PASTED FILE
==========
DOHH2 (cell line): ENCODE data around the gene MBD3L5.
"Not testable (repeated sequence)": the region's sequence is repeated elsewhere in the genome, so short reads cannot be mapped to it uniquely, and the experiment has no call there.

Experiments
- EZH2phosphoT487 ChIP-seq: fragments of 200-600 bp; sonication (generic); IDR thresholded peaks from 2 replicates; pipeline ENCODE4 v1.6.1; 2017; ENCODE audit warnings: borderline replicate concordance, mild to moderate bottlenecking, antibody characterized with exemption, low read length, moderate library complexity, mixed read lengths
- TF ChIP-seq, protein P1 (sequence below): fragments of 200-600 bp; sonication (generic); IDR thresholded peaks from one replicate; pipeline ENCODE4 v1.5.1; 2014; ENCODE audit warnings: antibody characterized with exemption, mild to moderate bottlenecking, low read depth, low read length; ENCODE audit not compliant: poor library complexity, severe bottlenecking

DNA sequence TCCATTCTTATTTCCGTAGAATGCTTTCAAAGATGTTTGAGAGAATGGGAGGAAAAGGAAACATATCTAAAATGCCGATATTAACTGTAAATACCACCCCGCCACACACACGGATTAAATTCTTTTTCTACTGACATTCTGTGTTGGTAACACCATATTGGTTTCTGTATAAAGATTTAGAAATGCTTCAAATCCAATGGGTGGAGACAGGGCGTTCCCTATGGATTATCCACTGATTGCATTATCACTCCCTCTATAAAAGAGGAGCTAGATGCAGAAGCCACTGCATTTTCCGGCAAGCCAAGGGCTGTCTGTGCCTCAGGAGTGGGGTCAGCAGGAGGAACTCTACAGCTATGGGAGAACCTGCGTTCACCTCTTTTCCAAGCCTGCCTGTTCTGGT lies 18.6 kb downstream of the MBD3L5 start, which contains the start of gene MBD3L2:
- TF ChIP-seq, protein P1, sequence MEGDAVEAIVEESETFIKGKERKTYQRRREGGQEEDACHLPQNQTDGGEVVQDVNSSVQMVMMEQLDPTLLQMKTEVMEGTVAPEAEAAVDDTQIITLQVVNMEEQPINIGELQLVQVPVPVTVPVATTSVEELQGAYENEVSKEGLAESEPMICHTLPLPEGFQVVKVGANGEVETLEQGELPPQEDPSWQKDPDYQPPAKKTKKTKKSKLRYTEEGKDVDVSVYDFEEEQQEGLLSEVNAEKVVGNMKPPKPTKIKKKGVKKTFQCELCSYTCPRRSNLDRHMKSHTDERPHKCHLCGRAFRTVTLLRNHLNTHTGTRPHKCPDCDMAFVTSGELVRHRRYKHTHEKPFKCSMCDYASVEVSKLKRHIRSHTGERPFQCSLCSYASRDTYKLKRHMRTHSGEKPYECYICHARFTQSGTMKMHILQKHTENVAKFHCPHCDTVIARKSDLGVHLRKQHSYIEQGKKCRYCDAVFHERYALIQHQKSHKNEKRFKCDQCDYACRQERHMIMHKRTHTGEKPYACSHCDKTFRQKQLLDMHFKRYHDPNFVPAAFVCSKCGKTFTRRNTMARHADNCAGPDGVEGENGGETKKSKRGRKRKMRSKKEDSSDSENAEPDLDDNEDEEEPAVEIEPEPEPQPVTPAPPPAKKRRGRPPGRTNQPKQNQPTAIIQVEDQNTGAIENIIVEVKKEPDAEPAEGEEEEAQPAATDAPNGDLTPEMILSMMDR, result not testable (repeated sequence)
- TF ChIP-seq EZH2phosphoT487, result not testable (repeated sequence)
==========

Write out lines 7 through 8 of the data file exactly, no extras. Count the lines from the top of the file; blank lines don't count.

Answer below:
- TF ChIP-seq, protein P1, sequence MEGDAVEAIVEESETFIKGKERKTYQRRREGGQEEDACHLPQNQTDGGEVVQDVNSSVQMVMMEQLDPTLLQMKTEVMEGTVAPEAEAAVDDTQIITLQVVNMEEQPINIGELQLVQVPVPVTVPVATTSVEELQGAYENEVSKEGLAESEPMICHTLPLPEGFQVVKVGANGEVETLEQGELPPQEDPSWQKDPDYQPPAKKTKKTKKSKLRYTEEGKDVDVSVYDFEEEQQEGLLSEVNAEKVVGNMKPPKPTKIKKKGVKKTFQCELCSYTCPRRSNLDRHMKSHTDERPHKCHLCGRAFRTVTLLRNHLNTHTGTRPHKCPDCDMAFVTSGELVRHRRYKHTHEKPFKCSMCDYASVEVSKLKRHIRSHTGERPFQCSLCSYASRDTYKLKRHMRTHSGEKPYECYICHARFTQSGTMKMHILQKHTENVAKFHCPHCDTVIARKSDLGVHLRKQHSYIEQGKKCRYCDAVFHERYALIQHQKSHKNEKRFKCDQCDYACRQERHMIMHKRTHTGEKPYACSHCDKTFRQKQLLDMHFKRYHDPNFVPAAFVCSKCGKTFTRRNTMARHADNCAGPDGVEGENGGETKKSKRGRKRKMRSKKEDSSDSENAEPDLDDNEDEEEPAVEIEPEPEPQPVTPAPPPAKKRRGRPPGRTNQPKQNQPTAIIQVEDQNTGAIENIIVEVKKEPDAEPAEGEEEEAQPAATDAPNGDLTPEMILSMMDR, result not testable (repeated sequence)
- TF ChIP-seq EZH2phosphoT487, result not testable (repeated sequence)